"That's really strange - but it was a chaotic time."

"Want to call this her spot? She'll be one with the tree."

"I think she'd like that."

I hope I'm wrong and the life after death people are right and I'll eventually meet up with Cita some time in the far future. I have in my possession an old band-style ring, fitted with 3 diamonds, 2 of them in a cut style so old jewelers refuse to duplicate that pattern. One of the original stones was lost when the ring slipped off mom's finger while she was washing the dishes: the sparkly replacement is easily spotted and highly incongruous. The ring was given to my father by my grandmother and he gave it to my mother as an engagement ring. The inside of the gold band is inscribed with several Hawai'ian names, and I'm certain Cita knew the story behind them, whether it truly belonged to royalty and was given to settle a debt or if she acquired it through even more fantastic means.

Rest well, Cita.

p.s.: Many fantastic stories here: I have not ever laughed and cried as much over a qotw.
(, Mon 6 Jun 2011, 18:56, 3 replies)
Grandmamas are great.
Cita = Alicita, is my guess. Leaving me wondering, what are the names in the ring?

Click for the story and for being about my current home island.
(, Tue 7 Jun 2011, 9:04, closed)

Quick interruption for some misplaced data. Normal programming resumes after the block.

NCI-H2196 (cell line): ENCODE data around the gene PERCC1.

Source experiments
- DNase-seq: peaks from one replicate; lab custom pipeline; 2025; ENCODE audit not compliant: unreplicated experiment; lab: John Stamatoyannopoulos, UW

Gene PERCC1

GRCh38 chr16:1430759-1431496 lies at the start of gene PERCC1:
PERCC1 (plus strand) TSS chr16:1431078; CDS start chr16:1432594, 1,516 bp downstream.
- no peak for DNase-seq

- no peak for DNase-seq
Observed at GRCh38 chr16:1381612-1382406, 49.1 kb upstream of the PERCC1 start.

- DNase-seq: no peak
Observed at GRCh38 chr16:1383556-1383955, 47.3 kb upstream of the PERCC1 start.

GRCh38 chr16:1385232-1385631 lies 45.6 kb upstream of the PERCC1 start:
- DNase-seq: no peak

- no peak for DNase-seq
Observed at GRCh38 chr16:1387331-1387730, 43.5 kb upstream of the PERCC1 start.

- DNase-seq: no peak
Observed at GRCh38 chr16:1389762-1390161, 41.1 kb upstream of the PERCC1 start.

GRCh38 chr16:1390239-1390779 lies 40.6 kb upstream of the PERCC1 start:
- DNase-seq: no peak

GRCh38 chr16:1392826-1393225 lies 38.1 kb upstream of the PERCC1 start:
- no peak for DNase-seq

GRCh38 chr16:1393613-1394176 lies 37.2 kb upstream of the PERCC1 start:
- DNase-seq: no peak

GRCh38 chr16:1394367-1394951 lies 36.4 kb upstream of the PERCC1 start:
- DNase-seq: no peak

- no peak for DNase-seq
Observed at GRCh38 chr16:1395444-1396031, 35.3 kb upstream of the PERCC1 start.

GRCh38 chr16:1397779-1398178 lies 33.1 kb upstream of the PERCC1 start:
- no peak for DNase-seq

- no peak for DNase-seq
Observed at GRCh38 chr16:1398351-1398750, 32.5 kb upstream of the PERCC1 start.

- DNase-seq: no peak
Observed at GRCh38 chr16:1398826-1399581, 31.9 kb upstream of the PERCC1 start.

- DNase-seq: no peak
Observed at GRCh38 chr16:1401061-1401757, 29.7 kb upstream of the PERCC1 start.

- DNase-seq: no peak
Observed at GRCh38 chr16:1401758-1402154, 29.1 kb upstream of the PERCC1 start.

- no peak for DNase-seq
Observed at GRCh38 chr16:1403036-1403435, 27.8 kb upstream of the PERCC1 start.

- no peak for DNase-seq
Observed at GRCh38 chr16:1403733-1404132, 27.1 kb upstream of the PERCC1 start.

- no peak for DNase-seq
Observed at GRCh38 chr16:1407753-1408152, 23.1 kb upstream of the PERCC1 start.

Indeed they are.
Some of the markings are especially faint, but with bright, white light flooding the room and a magnifying loupe I can make out Kauweka, Kanaloa and something that could be Ally or Cilly, depending on where the delicate loops begin and end. It might well be a longer name: the final letters are nearly illegible and normal wear over the decades might have worn away enough material from the band to alter the engraving. The last one seems strange but as there was a lot of influence from the US, UK and European settlers/explorers during the 19th century (and Russia, too!) you would occasionally see a western name appear among the native population.

I definitely had the home islands on the brain today: as I drove around Colorado Springs with a friend, checking out business properties I asked, "did we just pass a street named Ono Bento?"

My friend said, "that was Oro Blanco."

"Okay, my eyes and brain are playing tricks on me. Still, that reminds me I'm running low on portugese sausage."
(, Wed 8 Jun 2011, 5:09, closed)
Ono bentos and portagee sausage FTW!
And those names might be someone's whole name, or children, or ...? What a mystery for you! Enjoy the genealogy search, if you ever decide to take it up!
(, Wed 8 Jun 2011, 7:03, closed)